Making Easy BINGO Games  Strategy Index | Algebra Index | Regents Exam Prep Center

Directions:

ANY worksheet with 24 (or 25) problems

can easily become a BINGO game.

• Hand out a generic BINGO card.  A sample is shown below.
• Ask students to number the card in any random fashion (of their choosing) from 1 to 24 (assuming a "Free Space").  The students are making their own cards.
• Pass out your "regular" worksheet (on ANY topic).
• As the "BINGO caller", you need to pick a number from 1 to 24.  You may do this by rolling a die (game stores have multi-sided die), using a spinner, picking numbers from a bag, or generating the random number on your TI-83+/84+ graphing calculator

 TI-83+/TI-84+ Graphing Calculator Generate Random Numbers Math → PRB #5 randInt( ENTER randint(1,24) where 1 is the smallest value needed and 24 is the largest value needed (allowing for a Free Space).

•  When you announce the number, students solve that problem on the worksheet and place their answer on the BINGO card in the box containing the number of the question.
• BINGO is achieved in the normal manner  –  horizontally, diagonally, and vertically (or 4 corners if you wish).
• Students raise their hands if they have BINGO.  You check the answers to see if the student has won.
• When a student wins, EVERYONE continues playing on the SAME card, including the winning student (he/she could win again).  Place a red line through the win line so the student can continue playing.
• I usually play until 5 or 6 students win.  That usually covers approximately 70-85% of the worksheet.  You may wish to play until all problems are complete.
• I collect student work at the end of the game.  You may wish to assign any remaining problems for homework.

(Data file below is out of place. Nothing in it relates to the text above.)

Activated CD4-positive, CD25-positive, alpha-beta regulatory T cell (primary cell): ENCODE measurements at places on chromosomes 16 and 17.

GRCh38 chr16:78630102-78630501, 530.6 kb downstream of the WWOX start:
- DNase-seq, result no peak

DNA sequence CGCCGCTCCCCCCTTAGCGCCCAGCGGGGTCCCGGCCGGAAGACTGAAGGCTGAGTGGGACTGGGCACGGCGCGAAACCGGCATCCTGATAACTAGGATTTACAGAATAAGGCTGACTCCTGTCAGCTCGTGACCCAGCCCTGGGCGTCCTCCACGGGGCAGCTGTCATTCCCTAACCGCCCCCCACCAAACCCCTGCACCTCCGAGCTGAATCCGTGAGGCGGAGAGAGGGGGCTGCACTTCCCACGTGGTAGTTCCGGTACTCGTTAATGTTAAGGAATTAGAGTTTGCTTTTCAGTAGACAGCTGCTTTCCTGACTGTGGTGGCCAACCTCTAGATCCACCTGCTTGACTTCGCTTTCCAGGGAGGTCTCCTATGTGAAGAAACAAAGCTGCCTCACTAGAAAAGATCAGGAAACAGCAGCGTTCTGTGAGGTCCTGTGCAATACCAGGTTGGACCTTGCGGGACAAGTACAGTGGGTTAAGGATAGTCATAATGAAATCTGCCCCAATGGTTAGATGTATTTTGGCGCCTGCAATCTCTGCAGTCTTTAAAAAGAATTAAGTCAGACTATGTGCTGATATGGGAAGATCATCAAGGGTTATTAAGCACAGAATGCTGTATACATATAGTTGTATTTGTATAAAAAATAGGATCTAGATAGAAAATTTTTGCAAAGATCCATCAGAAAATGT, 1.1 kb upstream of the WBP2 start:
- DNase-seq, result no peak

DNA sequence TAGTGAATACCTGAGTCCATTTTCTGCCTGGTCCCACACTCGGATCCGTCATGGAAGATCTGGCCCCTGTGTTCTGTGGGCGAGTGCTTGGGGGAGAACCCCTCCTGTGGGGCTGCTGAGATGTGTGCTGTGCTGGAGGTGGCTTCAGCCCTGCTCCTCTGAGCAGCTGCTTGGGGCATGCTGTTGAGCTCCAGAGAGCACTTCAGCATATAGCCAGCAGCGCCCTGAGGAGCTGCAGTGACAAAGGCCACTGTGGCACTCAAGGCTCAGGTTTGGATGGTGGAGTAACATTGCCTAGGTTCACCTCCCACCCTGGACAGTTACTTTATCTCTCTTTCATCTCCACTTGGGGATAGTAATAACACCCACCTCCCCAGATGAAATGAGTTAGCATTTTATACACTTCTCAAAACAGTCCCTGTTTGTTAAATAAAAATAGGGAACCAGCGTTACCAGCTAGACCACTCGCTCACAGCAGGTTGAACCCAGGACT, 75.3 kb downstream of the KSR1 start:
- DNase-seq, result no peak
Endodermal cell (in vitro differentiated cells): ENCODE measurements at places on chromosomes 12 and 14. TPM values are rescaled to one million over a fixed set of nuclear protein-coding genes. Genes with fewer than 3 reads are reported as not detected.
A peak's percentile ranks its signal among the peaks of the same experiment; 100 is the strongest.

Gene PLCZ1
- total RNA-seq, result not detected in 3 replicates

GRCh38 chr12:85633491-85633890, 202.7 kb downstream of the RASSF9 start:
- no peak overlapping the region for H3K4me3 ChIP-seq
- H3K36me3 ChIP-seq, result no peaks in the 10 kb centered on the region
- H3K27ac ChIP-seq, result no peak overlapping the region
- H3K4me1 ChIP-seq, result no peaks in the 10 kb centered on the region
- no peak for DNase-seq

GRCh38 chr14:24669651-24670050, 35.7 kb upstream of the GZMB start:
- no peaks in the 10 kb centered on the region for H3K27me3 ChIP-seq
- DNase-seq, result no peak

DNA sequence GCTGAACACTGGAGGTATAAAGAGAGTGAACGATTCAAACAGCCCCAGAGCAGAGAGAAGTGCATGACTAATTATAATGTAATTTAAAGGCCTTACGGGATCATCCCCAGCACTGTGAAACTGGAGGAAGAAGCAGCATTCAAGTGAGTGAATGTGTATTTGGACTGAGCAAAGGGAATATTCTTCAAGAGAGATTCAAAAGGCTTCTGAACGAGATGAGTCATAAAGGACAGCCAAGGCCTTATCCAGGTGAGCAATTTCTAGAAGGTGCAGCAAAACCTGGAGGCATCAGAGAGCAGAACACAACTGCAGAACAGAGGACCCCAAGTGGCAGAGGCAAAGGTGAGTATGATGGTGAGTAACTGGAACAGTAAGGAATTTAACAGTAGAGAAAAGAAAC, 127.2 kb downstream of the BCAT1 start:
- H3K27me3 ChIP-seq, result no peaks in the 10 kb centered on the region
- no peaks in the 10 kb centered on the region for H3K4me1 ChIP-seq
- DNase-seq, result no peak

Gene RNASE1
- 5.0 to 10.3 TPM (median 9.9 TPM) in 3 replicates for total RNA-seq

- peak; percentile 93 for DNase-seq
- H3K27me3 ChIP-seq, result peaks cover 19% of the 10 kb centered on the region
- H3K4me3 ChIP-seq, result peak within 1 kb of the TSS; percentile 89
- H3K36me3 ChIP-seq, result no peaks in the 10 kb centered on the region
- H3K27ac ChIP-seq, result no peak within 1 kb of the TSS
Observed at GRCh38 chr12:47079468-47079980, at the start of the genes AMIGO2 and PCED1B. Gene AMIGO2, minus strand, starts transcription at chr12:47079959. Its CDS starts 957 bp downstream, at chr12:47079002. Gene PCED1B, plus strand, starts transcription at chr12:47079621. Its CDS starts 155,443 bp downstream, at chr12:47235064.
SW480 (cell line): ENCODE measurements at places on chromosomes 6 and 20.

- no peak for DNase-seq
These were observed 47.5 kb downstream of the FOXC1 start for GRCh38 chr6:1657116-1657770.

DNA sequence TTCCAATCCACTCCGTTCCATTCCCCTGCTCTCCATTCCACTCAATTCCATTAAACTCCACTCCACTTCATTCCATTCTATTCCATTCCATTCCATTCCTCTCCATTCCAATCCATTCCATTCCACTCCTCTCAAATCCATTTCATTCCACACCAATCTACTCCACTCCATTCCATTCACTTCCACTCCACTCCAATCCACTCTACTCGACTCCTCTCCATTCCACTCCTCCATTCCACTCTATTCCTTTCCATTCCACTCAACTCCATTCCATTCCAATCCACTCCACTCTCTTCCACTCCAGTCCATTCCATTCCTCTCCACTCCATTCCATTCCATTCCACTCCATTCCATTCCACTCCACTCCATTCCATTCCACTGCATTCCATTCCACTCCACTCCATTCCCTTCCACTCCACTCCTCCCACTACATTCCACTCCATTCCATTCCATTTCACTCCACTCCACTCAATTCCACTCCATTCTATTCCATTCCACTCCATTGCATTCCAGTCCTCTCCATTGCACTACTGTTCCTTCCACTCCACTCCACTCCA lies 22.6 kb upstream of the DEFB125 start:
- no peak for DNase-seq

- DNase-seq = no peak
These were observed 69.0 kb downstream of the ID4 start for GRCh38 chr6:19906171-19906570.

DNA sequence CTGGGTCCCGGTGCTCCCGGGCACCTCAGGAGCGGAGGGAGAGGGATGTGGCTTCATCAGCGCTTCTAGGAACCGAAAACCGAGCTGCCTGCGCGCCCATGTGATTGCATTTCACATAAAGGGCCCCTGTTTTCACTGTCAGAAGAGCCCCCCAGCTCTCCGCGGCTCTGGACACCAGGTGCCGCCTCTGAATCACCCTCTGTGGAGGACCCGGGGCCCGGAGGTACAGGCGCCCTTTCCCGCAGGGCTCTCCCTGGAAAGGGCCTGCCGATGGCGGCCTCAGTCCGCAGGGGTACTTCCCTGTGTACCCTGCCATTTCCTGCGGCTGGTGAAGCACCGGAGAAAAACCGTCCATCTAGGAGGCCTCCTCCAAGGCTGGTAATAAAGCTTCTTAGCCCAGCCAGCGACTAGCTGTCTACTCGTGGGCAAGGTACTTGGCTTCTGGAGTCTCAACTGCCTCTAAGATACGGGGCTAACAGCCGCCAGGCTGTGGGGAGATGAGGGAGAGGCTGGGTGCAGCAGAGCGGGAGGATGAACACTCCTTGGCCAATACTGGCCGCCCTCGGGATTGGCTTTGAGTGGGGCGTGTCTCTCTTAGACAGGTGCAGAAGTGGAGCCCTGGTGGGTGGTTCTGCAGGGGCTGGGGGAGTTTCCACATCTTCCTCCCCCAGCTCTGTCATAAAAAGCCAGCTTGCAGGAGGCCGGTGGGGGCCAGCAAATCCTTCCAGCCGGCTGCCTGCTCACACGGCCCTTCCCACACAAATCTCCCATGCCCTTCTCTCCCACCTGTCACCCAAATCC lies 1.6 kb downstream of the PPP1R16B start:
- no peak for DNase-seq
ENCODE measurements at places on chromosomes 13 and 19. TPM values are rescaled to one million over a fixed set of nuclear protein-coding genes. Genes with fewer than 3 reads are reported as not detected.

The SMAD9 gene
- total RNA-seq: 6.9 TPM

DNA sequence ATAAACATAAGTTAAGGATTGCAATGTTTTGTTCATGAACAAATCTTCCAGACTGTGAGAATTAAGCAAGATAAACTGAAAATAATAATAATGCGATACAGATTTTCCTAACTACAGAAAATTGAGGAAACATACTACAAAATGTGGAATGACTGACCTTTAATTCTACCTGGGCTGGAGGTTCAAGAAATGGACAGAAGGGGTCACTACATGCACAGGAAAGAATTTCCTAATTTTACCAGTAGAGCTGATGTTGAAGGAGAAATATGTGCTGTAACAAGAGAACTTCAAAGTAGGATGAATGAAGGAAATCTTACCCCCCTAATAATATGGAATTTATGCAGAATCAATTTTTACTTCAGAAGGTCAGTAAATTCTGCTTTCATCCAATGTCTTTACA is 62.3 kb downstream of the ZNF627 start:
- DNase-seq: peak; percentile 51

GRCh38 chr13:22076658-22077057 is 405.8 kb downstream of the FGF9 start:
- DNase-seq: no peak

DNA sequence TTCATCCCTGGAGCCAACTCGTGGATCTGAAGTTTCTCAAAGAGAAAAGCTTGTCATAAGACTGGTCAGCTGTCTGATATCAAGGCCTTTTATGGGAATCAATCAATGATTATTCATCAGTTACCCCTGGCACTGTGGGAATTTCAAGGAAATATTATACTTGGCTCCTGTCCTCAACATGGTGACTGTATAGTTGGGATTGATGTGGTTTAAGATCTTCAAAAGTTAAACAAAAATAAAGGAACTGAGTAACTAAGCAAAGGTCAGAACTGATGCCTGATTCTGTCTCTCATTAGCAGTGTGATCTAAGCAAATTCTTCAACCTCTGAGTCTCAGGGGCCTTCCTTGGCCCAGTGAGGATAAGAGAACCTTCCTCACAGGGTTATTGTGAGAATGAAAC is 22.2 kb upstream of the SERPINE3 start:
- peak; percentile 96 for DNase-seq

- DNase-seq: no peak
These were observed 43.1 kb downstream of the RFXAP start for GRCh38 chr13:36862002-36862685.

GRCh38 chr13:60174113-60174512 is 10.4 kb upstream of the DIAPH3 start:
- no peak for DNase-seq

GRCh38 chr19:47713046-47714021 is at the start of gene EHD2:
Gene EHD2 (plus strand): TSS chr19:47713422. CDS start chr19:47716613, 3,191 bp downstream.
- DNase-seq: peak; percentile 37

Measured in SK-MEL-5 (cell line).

Suggestions:

• If there is a particular problem on the worksheet that you want the students to solve, you may "throw" the die in the direction of that number.    : )
Do not do this often.
• Even though I offer the winners some form of a "prize", prizes are not a mandatory aspect of this activity.  I have used candy from the school candy machine, "free" homework cards, exemption from an assignment or short quiz, holiday pencils, trinkets (whatever I can get my hands on) or a simple posting of the BINGO winners on the classroom wall.  Candy seems to be the most popular prize.    : )
• If you think the students will have trouble solving the problems, you can offer hints while the students are working, or you can have students work in pairs (but each student should maintain his/her own card).
• This is a "fun" activity that is a wonderful motivator.  I have used it with classes ranging from "general" math to AP Calculus and it is always successful.

Sample Bingo Card: (the card is any traditional Bingo style card)

 B I N G O

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